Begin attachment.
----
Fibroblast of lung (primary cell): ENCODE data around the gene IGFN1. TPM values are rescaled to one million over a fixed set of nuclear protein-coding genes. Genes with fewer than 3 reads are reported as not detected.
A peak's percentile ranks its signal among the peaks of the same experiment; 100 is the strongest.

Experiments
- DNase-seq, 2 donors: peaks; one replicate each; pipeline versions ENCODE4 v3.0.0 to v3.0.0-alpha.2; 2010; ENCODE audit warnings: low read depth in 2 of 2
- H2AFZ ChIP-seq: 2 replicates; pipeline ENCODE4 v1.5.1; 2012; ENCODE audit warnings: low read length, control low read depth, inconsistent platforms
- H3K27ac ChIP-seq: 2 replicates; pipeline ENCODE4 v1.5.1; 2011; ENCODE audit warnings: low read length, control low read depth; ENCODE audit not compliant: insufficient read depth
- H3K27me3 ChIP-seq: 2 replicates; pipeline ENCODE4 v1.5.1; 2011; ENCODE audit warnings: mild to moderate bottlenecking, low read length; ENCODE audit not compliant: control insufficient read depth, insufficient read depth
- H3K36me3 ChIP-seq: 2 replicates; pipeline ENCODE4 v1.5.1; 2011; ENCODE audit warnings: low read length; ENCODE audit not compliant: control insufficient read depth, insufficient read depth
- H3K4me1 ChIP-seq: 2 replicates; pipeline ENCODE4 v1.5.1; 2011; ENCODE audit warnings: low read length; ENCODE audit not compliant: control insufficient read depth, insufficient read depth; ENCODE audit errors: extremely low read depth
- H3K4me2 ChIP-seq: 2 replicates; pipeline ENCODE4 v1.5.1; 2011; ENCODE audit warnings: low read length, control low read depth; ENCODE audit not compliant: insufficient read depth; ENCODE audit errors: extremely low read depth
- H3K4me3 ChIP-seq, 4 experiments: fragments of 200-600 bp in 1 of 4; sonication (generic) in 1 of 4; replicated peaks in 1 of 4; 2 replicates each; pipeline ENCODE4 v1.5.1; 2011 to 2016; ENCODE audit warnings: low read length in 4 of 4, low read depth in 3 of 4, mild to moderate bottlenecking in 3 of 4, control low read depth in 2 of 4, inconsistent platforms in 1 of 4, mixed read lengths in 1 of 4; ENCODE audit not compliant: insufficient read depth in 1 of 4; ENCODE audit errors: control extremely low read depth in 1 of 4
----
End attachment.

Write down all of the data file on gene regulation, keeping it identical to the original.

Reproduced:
Fibroblast of lung (primary cell): ENCODE data around the gene IGFN1. TPM values are rescaled to one million over a fixed set of nuclear protein-coding genes. Genes with fewer than 3 reads are reported as not detected.
A peak's percentile ranks its signal among the peaks of the same experiment; 100 is the strongest.

Experiments
- DNase-seq, 2 donors: peaks; one replicate each; pipeline versions ENCODE4 v3.0.0 to v3.0.0-alpha.2; 2010; ENCODE audit warnings: low read depth in 2 of 2
- H2AFZ ChIP-seq: 2 replicates; pipeline ENCODE4 v1.5.1; 2012; ENCODE audit warnings: low read length, control low read depth, inconsistent platforms
- H3K27ac ChIP-seq: 2 replicates; pipeline ENCODE4 v1.5.1; 2011; ENCODE audit warnings: low read length, control low read depth; ENCODE audit not compliant: insufficient read depth
- H3K27me3 ChIP-seq: 2 replicates; pipeline ENCODE4 v1.5.1; 2011; ENCODE audit warnings: mild to moderate bottlenecking, low read length; ENCODE audit not compliant: control insufficient read depth, insufficient read depth
- H3K36me3 ChIP-seq: 2 replicates; pipeline ENCODE4 v1.5.1; 2011; ENCODE audit warnings: low read length; ENCODE audit not compliant: control insufficient read depth, insufficient read depth
- H3K4me1 ChIP-seq: 2 replicates; pipeline ENCODE4 v1.5.1; 2011; ENCODE audit warnings: low read length; ENCODE audit not compliant: control insufficient read depth, insufficient read depth; ENCODE audit errors: extremely low read depth
- H3K4me2 ChIP-seq: 2 replicates; pipeline ENCODE4 v1.5.1; 2011; ENCODE audit warnings: low read length, control low read depth; ENCODE audit not compliant: insufficient read depth; ENCODE audit errors: extremely low read depth
- H3K4me3 ChIP-seq, 4 experiments: fragments of 200-600 bp in 1 of 4; sonication (generic) in 1 of 4; replicated peaks in 1 of 4; 2 replicates each; pipeline ENCODE4 v1.5.1; 2011 to 2016; ENCODE audit warnings: low read length in 4 of 4, low read depth in 3 of 4, mild to moderate bottlenecking in 3 of 4, control low read depth in 2 of 4, inconsistent platforms in 1 of 4, mixed read lengths in 1 of 4; ENCODE audit not compliant: insufficient read depth in 1 of 4; ENCODE audit errors: control extremely low read depth in 1 of 4